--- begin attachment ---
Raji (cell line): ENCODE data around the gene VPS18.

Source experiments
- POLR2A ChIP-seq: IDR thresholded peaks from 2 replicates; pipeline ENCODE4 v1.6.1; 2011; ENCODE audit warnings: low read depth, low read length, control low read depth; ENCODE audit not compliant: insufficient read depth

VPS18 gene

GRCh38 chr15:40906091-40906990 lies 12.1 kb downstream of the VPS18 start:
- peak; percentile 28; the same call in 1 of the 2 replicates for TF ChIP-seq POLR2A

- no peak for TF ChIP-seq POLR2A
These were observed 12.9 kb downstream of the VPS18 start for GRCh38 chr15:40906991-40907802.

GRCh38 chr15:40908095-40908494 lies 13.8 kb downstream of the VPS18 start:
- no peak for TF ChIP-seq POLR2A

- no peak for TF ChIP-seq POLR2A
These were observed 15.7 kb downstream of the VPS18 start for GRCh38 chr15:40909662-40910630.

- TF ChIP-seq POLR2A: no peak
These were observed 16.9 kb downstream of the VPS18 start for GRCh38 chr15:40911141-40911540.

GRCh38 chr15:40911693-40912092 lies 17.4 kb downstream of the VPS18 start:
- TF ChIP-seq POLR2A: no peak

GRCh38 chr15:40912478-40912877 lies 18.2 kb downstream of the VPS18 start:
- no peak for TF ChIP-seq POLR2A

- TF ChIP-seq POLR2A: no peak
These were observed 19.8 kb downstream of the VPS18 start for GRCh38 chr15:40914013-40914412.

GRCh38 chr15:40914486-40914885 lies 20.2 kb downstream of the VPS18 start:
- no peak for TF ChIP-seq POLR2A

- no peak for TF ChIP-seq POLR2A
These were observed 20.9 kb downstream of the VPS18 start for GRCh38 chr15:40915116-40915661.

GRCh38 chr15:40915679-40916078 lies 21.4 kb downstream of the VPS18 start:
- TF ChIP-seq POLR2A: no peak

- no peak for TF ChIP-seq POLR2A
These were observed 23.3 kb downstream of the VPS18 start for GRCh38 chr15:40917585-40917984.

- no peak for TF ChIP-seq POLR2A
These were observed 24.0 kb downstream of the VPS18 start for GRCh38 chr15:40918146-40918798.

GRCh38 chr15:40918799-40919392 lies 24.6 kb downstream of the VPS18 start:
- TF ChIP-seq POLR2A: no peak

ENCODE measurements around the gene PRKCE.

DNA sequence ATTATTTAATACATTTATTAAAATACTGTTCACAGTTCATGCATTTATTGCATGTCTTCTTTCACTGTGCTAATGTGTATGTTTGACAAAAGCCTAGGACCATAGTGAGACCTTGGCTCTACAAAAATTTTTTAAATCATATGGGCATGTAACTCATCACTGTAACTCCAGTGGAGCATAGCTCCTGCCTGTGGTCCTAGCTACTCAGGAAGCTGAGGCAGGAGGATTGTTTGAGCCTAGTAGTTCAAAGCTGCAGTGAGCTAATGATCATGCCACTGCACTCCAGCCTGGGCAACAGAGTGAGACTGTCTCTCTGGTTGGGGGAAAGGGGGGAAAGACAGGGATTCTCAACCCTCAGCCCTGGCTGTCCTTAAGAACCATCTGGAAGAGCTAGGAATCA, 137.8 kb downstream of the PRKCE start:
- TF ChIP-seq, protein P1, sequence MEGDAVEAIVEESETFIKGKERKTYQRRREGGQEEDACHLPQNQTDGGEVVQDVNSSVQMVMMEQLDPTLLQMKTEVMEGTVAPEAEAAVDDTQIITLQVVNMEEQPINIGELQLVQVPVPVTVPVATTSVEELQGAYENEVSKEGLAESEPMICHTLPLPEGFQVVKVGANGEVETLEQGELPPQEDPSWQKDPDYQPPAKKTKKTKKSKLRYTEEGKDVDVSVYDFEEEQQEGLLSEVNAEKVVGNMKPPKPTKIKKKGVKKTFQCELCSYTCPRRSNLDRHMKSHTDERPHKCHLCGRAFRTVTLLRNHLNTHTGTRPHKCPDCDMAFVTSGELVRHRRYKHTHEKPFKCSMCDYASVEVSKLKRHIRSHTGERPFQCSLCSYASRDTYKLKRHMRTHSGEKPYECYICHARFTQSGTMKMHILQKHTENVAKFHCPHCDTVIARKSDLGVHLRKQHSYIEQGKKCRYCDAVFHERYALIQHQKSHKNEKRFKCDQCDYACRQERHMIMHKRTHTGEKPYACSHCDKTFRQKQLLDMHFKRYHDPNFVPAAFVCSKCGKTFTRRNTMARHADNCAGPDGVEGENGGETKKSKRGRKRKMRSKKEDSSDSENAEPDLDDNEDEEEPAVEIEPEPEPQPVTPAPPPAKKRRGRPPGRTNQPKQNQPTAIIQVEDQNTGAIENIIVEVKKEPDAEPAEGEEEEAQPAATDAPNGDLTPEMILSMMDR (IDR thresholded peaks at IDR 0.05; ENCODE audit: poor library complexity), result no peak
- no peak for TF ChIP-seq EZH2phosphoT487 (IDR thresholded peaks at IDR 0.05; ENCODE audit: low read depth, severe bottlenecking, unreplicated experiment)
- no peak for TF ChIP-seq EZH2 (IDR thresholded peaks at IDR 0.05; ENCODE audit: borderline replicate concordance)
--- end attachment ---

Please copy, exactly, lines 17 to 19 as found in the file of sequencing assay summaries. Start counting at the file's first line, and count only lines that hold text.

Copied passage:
GRCh38 chr15:40912478-40912877 lies 18.2 kb downstream of the VPS18 start:
- no peak for TF ChIP-seq POLR2A

- TF ChIP-seq POLR2A: no peak